But soon after receiving approval from the FDA, QLT was dealt a major blow toward the distribution of Eligard.
Changes in Medicare policy meant that physicians would be reimbursed based on the cost of the least expensive drug among Eligard’s competitors, which was priced significantly less than Eligard.
This reimbursement issue, along with increasing competition for Visudyne, is causing observers to look upon QLT and the merger with “bear eyes,” according to one securities analyst. Since July 15, 10 of the company’s analysts have downgraded the stock and reduced the target price on company shares seven times.
“The reimbursement issues are causing Eligard not to get any traction in the market,´ said Campbell Parry, analyst with
“Lupron (a competing prostate cancer drug) holds 80 percent of the market, but it is still a different product with lower dosing than Eligard six-month,” he said. “If they get the reimbursement figured out, I could see Eligard sales ramp up slowly.”
Through the year, QLT has lowered the forecast for Eligard from a range of $140 million to $160 million in sales down to a range of $90 million to $115 million.
Still, Motley Fool Analyst Charly Travers is optimistic about the future of Eligard six-month, and anticipates it could be the new flagship product of QLT.
“Eligard needs to be the company’s growth driver, and the status of this product is important, since the shorter durations have been facing declining sales,” Travers said in an article titled, “Where is QLT going?”
“Uptake of this product is crucial for reversing that trend and delivering top-line growth that QLT was looking for when it purchased Atrix Laboratories and its Eligard franchise last year,” Travers said.
Eligard is not QLT’s only troubled product. The FDA recently approved QLT’s Aczone anti-acne medication – another product inherited from Atrix – but with a label restriction. According to the restriction, patients will need to be screened to detect if they are predisposed to hemolytic anemia because of a specific enzyme
Visudyne is experiencing its own problems, as Genentech Inc. gets ready for a 2006 launch of Lucentis, a competing drug that is already projected as a serious rival for market share.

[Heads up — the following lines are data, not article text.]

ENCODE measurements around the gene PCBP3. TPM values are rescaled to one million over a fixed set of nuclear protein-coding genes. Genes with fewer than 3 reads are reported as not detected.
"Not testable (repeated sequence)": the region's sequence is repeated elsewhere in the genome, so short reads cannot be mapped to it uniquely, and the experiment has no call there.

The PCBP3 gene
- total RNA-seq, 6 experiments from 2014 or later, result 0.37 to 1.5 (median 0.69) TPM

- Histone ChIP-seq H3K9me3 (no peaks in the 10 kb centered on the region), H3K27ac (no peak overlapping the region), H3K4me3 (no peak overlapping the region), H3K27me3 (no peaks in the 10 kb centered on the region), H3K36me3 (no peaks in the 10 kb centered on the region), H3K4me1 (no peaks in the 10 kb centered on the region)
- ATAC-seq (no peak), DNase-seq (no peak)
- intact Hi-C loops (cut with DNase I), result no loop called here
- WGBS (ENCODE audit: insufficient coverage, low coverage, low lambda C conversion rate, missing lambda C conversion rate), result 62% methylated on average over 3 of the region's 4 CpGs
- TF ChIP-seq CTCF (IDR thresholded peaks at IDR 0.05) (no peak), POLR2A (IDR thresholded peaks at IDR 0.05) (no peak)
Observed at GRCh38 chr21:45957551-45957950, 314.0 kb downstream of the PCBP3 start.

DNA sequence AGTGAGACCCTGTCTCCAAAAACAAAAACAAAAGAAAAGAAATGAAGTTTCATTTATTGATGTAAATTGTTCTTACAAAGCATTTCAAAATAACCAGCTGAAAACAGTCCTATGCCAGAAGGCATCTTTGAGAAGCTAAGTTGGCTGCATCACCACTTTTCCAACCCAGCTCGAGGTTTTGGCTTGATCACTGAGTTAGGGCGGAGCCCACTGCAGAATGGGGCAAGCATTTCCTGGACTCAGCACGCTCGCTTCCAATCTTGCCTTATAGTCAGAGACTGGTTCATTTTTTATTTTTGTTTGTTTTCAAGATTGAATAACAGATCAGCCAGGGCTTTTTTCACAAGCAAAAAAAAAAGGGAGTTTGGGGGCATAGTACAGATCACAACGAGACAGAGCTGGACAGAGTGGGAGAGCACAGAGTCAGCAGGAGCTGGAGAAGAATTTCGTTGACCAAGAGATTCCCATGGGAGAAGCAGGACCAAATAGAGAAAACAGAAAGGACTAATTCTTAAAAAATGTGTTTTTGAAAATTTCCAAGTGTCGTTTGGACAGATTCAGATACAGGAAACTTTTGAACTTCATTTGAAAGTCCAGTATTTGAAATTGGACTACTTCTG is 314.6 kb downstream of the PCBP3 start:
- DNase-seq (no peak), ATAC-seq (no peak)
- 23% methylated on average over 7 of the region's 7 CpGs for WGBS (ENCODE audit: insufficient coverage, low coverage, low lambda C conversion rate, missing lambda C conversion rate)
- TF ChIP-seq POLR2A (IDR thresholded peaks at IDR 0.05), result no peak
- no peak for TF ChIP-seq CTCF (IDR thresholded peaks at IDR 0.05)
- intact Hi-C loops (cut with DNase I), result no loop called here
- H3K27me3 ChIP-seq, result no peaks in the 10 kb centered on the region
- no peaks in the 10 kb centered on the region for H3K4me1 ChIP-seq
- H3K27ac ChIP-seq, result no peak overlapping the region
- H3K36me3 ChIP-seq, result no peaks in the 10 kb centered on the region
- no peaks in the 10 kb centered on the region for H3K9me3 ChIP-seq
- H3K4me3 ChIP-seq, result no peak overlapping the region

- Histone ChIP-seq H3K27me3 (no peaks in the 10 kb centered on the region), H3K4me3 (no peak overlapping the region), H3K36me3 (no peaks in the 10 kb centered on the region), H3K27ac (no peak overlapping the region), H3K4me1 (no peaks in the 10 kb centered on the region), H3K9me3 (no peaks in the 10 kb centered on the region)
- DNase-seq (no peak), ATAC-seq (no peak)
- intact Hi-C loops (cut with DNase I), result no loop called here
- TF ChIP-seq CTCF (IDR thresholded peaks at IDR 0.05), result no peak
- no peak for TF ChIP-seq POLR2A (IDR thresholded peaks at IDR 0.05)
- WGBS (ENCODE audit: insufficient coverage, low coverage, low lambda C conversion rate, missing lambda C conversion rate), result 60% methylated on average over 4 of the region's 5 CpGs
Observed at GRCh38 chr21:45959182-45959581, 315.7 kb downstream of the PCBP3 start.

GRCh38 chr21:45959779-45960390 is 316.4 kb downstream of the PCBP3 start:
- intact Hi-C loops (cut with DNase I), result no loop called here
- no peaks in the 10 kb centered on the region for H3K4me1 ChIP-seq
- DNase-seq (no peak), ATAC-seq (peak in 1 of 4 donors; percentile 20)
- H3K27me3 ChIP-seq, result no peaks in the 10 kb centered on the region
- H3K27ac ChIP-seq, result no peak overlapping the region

“We are waiting for the Lucentis anchor study results to see the impact for Visudyne,´ said QLT’s Hicks. “We have not adjusted the guidance – it is still $500 million to $530 million in 2005.”
Changes at the top
On Aug. 8, QLT officials named Cameron Nelson as its new chief financial officer, replacing Michael J. Doty who resigned from the post in April. All indications from analysts are that Doty was replaced because of the poor performance of the company after the Atrix merger.
The company ax didn’t stop there. On Sept. 25, Hastings stepped down as president and chief executive officer. QLT moved its former senior vice president of marketing and sales, Robert Butchofsky, into the interim CEO position.
“While there were some differences with the board regarding the vision of the company, I continue to strongly believe in the people, products and projects of QLT and I am honored to have been part of it,” Hastings said.
Brian Bapty, analyst with Raymond James Financial, said he feels the company paid too much for Atrix and that Hastings stepped down as a result of fallout from the merger.
“I would suggest there was a shakeup in management as a result of the purchase and he fell on the sword for the acquisition,” Bapty said.
The day before QLT announced its merger with Atrix its stock price was $21. With the announcement the price dropped below $18 and over past year, shares of QLT have traded lower and lower by the month, slipping below $7 at one point in September – a seven-year low – and hovering around $7.50 in the first week of October.
It’s apparent that Wall Street has not widely accepted the merger and a majority of the company’s analysts have marked the stock as a “sell.”
According to one analyst who no longer follows the company – and declined to be identified – the merger between QLT and Atrix was “like two drunks in the night who found each other to lean on so they
wouldn’t fall down.”